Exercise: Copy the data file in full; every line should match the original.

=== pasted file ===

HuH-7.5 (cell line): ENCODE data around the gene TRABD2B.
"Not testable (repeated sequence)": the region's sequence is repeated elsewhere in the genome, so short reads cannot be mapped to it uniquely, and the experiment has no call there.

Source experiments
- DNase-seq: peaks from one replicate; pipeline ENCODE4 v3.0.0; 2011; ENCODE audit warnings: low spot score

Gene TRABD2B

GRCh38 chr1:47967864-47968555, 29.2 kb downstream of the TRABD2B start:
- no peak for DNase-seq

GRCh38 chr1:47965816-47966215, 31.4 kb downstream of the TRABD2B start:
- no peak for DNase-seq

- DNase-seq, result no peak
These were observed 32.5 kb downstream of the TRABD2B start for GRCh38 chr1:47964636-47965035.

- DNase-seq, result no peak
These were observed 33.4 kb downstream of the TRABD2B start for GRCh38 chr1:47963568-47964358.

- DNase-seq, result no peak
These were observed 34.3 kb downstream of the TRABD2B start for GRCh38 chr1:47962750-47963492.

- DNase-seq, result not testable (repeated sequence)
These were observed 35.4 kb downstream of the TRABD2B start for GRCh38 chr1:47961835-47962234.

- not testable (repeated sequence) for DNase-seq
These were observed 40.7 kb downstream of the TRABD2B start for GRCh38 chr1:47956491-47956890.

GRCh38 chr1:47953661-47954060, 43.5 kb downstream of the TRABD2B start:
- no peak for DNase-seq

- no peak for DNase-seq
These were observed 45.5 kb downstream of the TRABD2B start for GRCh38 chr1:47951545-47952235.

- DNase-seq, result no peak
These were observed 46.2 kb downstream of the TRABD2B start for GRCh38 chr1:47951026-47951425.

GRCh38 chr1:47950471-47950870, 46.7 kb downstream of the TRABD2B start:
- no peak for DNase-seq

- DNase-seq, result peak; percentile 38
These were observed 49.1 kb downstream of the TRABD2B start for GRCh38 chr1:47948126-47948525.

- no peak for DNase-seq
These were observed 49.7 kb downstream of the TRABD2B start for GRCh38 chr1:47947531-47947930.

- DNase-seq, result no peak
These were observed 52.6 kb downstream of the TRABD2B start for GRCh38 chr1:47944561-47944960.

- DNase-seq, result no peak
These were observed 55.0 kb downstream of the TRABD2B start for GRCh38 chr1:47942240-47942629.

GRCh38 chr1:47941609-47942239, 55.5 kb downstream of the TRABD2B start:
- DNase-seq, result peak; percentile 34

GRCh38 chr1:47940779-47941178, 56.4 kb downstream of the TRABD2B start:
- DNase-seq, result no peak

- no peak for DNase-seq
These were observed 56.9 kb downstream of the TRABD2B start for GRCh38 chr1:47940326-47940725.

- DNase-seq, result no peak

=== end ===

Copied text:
HuH-7.5 (cell line): ENCODE data around the gene TRABD2B.
"Not testable (repeated sequence)": the region's sequence is repeated elsewhere in the genome, so short reads cannot be mapped to it uniquely, and the experiment has no call there.

Source experiments
- DNase-seq: peaks from one replicate; pipeline ENCODE4 v3.0.0; 2011; ENCODE audit warnings: low spot score

Gene TRABD2B

GRCh38 chr1:47967864-47968555, 29.2 kb downstream of the TRABD2B start:
- no peak for DNase-seq

GRCh38 chr1:47965816-47966215, 31.4 kb downstream of the TRABD2B start:
- no peak for DNase-seq

- DNase-seq, result no peak
These were observed 32.5 kb downstream of the TRABD2B start for GRCh38 chr1:47964636-47965035.

- DNase-seq, result no peak
These were observed 33.4 kb downstream of the TRABD2B start for GRCh38 chr1:47963568-47964358.

- DNase-seq, result no peak
These were observed 34.3 kb downstream of the TRABD2B start for GRCh38 chr1:47962750-47963492.

- DNase-seq, result not testable (repeated sequence)
These were observed 35.4 kb downstream of the TRABD2B start for GRCh38 chr1:47961835-47962234.

- not testable (repeated sequence) for DNase-seq
These were observed 40.7 kb downstream of the TRABD2B start for GRCh38 chr1:47956491-47956890.

GRCh38 chr1:47953661-47954060, 43.5 kb downstream of the TRABD2B start:
- no peak for DNase-seq

- no peak for DNase-seq
These were observed 45.5 kb downstream of the TRABD2B start for GRCh38 chr1:47951545-47952235.

- DNase-seq, result no peak
These were observed 46.2 kb downstream of the TRABD2B start for GRCh38 chr1:47951026-47951425.

GRCh38 chr1:47950471-47950870, 46.7 kb downstream of the TRABD2B start:
- no peak for DNase-seq

- DNase-seq, result peak; percentile 38
These were observed 49.1 kb downstream of the TRABD2B start for GRCh38 chr1:47948126-47948525.

- no peak for DNase-seq
These were observed 49.7 kb downstream of the TRABD2B start for GRCh38 chr1:47947531-47947930.

- DNase-seq, result no peak
These were observed 52.6 kb downstream of the TRABD2B start for GRCh38 chr1:47944561-47944960.

- DNase-seq, result no peak
These were observed 55.0 kb downstream of the TRABD2B start for GRCh38 chr1:47942240-47942629.

GRCh38 chr1:47941609-47942239, 55.5 kb downstream of the TRABD2B start:
- DNase-seq, result peak; percentile 34

GRCh38 chr1:47940779-47941178, 56.4 kb downstream of the TRABD2B start:
- DNase-seq, result no peak

- no peak for DNase-seq
These were observed 56.9 kb downstream of the TRABD2B start for GRCh38 chr1:47940326-47940725.

- DNase-seq, result no peak